The Home Secretary has been asked to apologise for comments she made in the wake of the Liverpool bombing that left her accused of stoking anger against lawyers.
It comes as she plans to copy the Greek style of cplamping down on asylum seekers.
They will have to obey strict rules in new centres or face their claims being rejected under new plans advocated by Priti Patel, it is reported.
It is said that Patel had been impressed with centres being built in Greece, where migrants were put under strict curfews and faced routine checks on their movements.
She also had reportedly praised the “very different” approach taken by Greece to deal with the influx of migrants, including the digitisation of the asylum process in order to speed it up and save on paperwork.
Earlier this week Priti Patel claimed the suspect, Emad Al Swealmeen, who lodged an appeal when his asylum claim was rejected after arriving in the UK, had been able to exploit Britain’s “dysfunctional” immigration system by staying in the country.
Lawyers raised concerns about her “blaming the legal services industry” for the suspected hospital bomber still being in the UK.
But the PA news agency understands Al Swealmeen may never have been legally represented in court during his appeals process, prompting lawyers to call for Ms Patel to withdraw her comments and apologise.
According to newspapers, Ms Patel told reporters during a flight to Washington that the case showed why the Government was right to reform the asylum system, adding: “It’s a complete merry-go-round and it has been exploited. A whole sort of professional legal services industry has based itself on rights of appeal, going to the courts day in, day out at the expense of the taxpayers through legal aid. That is effectively what we need to change.”
Her comments attracted a backlash from some who, in turn, hit out at “poor Home Office decision-making” and delays for “crippling the asylum system”.
Al Swealmeen’s asylum claim was rejected and subsequent legal attempts to stay in the UK were turned down.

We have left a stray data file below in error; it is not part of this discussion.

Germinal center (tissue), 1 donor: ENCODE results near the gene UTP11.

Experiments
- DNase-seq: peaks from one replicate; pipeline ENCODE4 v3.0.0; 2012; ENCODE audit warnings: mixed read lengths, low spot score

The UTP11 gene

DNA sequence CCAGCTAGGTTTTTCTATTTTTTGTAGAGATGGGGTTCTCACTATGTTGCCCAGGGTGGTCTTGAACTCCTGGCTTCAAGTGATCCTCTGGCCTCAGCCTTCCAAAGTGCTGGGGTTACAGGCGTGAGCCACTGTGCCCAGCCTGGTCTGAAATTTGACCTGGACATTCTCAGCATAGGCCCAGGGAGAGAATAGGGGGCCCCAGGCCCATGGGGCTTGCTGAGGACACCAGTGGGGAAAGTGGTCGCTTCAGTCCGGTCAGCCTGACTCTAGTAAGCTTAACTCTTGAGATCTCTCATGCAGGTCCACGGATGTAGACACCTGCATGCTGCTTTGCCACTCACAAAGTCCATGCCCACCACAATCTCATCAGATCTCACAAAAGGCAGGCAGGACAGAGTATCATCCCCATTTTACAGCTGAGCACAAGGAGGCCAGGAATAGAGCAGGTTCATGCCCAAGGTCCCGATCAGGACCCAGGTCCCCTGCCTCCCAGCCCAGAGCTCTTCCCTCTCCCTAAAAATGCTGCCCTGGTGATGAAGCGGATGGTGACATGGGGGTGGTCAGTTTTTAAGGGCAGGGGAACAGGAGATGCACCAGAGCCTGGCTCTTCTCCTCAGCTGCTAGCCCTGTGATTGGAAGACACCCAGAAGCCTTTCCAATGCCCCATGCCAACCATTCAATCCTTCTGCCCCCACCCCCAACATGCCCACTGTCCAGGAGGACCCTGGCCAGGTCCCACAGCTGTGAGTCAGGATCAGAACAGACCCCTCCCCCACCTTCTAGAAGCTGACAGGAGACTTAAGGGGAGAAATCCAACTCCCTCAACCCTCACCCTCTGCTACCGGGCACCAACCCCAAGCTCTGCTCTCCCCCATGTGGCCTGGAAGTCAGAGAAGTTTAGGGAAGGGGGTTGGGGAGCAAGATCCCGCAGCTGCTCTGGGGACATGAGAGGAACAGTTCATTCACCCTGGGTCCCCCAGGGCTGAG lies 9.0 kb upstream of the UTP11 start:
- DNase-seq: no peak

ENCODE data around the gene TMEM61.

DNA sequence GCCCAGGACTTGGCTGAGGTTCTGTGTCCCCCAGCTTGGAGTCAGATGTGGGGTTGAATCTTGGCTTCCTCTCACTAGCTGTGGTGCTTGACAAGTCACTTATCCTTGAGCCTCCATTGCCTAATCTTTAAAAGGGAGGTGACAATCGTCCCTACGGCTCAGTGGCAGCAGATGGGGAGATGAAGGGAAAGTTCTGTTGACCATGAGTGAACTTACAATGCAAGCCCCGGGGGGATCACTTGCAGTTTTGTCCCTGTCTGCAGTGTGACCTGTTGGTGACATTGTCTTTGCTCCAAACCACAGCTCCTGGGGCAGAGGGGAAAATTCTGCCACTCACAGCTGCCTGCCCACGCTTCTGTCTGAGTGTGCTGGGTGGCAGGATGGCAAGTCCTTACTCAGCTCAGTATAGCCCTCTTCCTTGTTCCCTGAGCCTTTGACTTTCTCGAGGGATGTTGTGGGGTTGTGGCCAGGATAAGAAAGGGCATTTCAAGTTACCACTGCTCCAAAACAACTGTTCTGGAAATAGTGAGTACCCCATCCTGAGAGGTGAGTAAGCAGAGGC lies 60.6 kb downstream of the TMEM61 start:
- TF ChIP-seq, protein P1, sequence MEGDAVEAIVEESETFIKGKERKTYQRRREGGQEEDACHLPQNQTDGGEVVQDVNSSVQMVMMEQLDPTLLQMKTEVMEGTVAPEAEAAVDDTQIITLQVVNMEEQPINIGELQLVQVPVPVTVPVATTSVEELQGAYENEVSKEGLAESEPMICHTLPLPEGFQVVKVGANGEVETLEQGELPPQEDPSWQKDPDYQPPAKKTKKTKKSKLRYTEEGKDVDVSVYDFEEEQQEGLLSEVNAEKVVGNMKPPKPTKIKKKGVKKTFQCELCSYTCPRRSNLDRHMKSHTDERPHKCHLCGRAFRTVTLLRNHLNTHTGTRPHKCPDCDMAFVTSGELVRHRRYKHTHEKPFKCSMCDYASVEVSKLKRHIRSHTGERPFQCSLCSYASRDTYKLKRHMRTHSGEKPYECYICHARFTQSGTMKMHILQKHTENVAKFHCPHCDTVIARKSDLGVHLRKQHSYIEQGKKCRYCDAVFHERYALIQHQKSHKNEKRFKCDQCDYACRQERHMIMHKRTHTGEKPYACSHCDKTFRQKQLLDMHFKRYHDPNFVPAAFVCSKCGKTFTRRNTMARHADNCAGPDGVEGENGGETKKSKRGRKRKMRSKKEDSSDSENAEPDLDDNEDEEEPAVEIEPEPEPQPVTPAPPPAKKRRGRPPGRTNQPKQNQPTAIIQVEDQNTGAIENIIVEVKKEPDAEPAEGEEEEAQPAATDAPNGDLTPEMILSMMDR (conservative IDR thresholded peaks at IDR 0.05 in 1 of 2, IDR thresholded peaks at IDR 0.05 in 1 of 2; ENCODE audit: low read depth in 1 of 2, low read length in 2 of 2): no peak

This has raised questions over whether the Home Office sought to remove him from the UK. But the department has repeatedly refused to provide further information on how it handled the case.
PA has confirmed that Al Swealmeen appealed to the First-tier Tribunal of the Immigration and Asylum Chamber – the court that reviews Home Office decisions – in 2014 but this was turned down.
In 2015 he then applied for permission to appeal to the Upper Tribunal of the Immigration and Asylum Chamber, a national court that deals with appeals, but this was refused without a full hearing taking place. This means a judge concluded there were no grounds to overturn the decision.
Officials said in January this year – some six years later – Al Swealmeen launched another First-tier Tribunal appeal, which was still outstanding at the time of Sunday’s attack. This suggests that he had submitted a fresh asylum claim to the Home Office that had also been rejected.
PA now also understands that court records for the cases indicate Al Swealmeen was not legally represented when appeals against his asylum claim decision came before the courts.
Officials said that, according to the records, he represented himself as his cases progressed. The information suggested that if he ever did receive legal advice from lawyers it would have been in the early stages of his appeals process and any representatives that may have been involved removed themselves from the case before it came to a court hearing.
The president of the Law Society of England and Wales, I. Stephanie Boyce, said: “If that’s the case we urge the Home Secretary to withdraw her comments.”
Human rights lawyer and legal commentator Adam Wagner added: “She should withdraw her comments and apologise to the legal profession who she has targeted in this very sad and horrifying incident which had nothing to do with lawyers.”
Mr Wagner said he worried that such comments put lawyers in danger and claimed that in the wake of Ms Patel’s words he received threats on social media.
Aides to the Home Secretary said she stood by her comments but would not respond further, adding that the Home Office would not be providing any more information on the case.